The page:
Emotional shortcuts stirred by the fragrance of fresh cookies might induce us to buy a house they were baked in, overlooking a shaky foundation and leaky roof. Cognitive shortcuts that simplify choices induce us to buy 100 shares when a stockbroker offers a choice of 100 or 200 shares when we would have chosen to buy no shares if it were among the presented choices.
On how our emotions shape the markets:
The sum of our wants and behaviors make financial markets go up or down as we herd together or go our separate ways, sometimes inflating bubbles and other times popping them.
On knowing your place in the markets:
But investments are different from surgery because the human body does not resist the surgeon. But there’s always a trader on the other side of you and one of you is an idiot.
Risk is not measured by standard deviation but rather by the probability of not getting to your goal.
On regret (which is a crucial emotion when investing):
Regret is a painful emotion but it is also an effective teacher. Regret over unwise choices teaches us to make better ones.
On how our views on money are shaped:
The balance each of us strikes between the desire for hope for riches and the desire for freedom from fear of poverty is shaped by our circumstances, life experiences, gender and age, personalities, and cultures.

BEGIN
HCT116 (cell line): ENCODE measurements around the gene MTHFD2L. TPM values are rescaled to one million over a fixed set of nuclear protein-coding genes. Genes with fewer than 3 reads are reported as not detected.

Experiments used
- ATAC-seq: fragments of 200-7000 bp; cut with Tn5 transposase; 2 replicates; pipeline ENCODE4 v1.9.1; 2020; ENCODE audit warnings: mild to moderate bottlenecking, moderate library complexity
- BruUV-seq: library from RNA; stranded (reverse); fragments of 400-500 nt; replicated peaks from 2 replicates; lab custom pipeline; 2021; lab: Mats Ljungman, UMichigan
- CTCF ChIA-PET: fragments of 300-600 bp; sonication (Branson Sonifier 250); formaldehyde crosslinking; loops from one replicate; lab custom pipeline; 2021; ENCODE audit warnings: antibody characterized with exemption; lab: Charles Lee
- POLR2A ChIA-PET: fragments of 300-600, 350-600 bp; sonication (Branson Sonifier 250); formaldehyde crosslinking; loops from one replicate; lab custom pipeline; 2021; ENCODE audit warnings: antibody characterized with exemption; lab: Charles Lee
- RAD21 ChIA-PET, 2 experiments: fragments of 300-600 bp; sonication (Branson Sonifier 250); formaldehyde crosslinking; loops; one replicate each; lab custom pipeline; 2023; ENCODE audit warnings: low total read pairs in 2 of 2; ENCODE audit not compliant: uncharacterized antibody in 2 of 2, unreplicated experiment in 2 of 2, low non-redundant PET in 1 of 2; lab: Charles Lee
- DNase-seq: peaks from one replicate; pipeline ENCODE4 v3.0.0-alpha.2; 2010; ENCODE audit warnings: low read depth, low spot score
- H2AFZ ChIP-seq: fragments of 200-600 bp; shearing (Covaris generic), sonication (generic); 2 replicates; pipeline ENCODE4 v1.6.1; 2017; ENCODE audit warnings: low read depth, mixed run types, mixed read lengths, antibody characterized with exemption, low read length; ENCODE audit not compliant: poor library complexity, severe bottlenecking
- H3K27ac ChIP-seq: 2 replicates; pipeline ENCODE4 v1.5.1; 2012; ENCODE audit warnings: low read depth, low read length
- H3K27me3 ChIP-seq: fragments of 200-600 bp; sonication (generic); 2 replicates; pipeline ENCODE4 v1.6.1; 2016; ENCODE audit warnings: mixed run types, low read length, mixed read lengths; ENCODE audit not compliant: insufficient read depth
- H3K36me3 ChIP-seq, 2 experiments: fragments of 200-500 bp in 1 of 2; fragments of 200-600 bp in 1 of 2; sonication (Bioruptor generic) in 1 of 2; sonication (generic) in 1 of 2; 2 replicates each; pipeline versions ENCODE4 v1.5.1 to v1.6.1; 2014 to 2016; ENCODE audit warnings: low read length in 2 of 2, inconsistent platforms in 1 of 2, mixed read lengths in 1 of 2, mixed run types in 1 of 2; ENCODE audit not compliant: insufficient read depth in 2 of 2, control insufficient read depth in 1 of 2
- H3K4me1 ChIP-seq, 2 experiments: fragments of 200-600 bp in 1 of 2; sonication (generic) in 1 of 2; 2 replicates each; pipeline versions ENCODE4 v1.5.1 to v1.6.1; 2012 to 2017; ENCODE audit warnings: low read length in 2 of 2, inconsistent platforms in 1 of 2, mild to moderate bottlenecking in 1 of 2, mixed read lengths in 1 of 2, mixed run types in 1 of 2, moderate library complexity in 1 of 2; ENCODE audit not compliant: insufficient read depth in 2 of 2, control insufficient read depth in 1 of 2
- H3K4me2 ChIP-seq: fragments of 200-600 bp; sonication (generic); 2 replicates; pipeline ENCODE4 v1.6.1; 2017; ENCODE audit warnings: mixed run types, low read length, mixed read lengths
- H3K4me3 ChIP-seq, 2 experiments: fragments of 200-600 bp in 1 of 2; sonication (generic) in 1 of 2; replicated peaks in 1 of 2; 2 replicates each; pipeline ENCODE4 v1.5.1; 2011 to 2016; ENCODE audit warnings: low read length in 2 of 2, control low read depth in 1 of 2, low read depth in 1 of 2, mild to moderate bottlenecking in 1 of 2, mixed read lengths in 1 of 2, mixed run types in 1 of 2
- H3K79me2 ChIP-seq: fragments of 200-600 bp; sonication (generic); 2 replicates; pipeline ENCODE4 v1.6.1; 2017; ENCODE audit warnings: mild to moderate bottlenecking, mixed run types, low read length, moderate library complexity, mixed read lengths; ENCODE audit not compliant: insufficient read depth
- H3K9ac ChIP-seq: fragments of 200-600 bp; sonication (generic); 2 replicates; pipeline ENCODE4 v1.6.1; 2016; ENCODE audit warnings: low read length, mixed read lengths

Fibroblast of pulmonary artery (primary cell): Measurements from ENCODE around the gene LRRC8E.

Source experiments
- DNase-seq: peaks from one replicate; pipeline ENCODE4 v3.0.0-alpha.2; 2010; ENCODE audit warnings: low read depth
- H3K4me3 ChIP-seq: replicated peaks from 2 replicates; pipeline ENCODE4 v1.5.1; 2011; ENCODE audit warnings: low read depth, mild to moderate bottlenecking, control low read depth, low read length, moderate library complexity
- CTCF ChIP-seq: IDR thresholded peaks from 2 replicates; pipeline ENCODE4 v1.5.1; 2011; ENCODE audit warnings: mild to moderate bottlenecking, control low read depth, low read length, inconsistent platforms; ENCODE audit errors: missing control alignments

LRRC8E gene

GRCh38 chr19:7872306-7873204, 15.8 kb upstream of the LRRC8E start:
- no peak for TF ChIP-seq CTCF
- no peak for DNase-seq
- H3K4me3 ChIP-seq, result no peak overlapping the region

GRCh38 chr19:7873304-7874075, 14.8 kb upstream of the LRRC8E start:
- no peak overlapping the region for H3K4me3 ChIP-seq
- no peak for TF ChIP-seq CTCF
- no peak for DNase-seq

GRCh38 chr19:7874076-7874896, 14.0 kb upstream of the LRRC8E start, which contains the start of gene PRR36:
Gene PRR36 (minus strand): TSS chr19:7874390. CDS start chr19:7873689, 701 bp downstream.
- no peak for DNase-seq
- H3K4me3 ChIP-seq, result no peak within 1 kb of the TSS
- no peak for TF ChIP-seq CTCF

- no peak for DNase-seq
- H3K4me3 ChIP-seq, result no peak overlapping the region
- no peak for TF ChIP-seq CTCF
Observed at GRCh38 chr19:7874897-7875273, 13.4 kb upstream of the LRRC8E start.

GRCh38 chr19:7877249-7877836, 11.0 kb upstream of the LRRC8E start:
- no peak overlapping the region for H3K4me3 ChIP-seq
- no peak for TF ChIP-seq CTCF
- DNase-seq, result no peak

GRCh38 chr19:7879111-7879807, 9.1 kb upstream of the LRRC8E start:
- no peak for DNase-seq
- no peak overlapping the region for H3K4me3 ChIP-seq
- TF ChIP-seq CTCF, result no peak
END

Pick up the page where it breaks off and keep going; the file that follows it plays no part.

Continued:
On what people want:
If you look into what people really want, [they] say we want two things. One is not to be poor. And the other is to be rich. So we buy both insurance and we buy lottery tickets.
Both Statman and Mauboussin have written great books. Statman’s What Investors Really Want is one of the more under the radar investment books out there and his new book, Finance for Normal People: How Investors and Markets Behave, has such a great title that I’m jealous I didn’t think of it.
Mauboussin’s most well-known book is probably The Success Equation: Untangling Skill and Luck in Business, Sports, and Investing, but Think Twice: Harnessing the Power of Counterintuition and More Than You Know: Finding Financial Wisdom in Unconventional Places were also excellent reads. Mauboussin also has a huge library of white papers, two of my favorites being Methods to Improve Decisions and The Babe Ruth Effect: Frequency vs. Magnitude.
There are still a few slots open for the conference so register here: